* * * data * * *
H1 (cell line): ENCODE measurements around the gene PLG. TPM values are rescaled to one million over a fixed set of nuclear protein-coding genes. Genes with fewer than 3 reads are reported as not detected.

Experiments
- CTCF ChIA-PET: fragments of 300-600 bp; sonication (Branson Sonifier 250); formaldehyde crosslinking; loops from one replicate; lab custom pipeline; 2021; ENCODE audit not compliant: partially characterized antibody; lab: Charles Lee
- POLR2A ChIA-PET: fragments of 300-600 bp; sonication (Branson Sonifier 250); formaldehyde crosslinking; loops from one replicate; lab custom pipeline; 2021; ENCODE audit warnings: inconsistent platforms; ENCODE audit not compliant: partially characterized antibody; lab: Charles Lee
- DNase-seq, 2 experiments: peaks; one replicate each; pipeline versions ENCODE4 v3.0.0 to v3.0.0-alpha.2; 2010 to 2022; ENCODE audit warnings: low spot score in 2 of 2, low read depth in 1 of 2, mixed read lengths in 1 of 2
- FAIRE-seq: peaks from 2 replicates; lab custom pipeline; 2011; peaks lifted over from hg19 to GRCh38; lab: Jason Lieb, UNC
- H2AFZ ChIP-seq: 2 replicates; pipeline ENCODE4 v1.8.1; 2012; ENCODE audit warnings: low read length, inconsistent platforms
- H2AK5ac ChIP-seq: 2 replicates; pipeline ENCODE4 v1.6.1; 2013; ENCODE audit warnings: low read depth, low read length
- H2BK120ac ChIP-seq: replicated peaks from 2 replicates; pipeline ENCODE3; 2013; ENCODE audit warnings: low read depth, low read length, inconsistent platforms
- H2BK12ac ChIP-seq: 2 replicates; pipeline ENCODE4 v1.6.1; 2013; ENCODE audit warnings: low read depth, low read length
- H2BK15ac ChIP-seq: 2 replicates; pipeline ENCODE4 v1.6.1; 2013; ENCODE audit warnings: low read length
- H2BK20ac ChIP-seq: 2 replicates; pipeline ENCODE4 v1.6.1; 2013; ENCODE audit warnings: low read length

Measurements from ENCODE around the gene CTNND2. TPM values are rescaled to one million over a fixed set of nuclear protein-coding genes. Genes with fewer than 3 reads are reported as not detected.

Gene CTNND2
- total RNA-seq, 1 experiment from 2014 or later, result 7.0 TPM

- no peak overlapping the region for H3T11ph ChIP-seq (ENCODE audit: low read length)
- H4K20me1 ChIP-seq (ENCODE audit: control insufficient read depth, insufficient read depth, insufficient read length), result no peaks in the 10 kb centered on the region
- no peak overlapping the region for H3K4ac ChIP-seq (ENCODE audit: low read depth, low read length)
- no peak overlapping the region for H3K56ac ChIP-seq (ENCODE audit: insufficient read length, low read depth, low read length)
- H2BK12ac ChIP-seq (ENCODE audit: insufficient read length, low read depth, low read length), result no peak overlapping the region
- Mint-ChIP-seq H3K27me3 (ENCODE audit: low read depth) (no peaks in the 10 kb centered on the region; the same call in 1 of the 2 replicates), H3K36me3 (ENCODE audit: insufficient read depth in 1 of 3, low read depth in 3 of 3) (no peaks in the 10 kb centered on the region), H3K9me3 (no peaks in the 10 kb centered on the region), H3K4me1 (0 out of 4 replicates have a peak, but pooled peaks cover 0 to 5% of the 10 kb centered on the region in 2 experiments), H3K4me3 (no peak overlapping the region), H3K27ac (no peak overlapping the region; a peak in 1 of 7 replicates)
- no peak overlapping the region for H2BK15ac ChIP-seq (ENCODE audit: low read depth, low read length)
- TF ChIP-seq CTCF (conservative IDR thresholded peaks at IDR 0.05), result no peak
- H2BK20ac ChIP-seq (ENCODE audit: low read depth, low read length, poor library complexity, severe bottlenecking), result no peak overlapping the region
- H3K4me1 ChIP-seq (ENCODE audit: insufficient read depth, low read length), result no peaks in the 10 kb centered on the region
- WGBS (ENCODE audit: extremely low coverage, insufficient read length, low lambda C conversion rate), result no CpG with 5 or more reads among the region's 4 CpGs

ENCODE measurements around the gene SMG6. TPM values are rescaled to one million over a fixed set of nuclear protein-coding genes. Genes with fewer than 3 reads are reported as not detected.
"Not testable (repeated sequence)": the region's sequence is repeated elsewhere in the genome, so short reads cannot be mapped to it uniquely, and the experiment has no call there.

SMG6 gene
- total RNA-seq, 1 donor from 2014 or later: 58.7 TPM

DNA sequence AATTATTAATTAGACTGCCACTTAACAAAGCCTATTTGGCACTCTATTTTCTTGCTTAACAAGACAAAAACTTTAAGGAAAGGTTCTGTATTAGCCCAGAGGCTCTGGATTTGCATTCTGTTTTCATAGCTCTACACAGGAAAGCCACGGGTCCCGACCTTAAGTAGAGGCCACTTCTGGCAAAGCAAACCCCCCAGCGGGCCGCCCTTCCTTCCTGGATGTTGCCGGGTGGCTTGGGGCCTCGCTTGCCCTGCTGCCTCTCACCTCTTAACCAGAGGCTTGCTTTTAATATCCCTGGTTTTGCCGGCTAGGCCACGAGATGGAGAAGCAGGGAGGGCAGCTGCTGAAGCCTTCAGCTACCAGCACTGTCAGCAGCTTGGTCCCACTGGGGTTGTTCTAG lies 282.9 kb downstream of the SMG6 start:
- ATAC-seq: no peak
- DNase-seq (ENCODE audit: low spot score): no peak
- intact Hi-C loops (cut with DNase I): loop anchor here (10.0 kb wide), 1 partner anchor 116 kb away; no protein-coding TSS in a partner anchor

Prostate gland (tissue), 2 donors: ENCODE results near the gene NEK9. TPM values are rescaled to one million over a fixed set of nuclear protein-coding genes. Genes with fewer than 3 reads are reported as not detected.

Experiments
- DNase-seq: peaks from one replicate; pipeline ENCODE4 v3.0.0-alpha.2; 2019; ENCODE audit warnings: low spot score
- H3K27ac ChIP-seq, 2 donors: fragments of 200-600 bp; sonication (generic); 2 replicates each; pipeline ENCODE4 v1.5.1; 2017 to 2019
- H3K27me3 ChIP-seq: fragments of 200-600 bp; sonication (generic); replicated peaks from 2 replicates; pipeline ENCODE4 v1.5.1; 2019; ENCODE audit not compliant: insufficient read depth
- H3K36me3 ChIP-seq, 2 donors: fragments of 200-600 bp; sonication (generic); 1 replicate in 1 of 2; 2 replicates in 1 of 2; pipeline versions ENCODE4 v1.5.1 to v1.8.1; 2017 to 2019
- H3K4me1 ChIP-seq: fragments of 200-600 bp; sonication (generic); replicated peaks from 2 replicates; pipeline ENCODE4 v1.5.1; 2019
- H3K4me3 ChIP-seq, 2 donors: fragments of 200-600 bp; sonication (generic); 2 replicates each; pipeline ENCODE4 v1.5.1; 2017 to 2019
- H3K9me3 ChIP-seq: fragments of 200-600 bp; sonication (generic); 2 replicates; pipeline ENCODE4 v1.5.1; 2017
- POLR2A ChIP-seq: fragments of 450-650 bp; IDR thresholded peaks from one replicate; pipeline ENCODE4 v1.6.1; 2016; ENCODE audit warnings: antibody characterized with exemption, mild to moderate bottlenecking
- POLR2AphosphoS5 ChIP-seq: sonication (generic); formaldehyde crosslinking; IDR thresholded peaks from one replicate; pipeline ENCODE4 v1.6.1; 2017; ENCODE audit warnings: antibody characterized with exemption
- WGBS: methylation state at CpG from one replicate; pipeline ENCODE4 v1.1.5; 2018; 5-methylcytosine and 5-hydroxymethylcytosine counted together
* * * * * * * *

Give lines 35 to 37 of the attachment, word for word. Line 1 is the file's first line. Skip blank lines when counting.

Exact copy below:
Prostate gland (tissue), 2 donors: ENCODE results near the gene NEK9. TPM values are rescaled to one million over a fixed set of nuclear protein-coding genes. Genes with fewer than 3 reads are reported as not detected.

Experiments
- DNase-seq: peaks from one replicate; pipeline ENCODE4 v3.0.0-alpha.2; 2019; ENCODE audit warnings: low spot score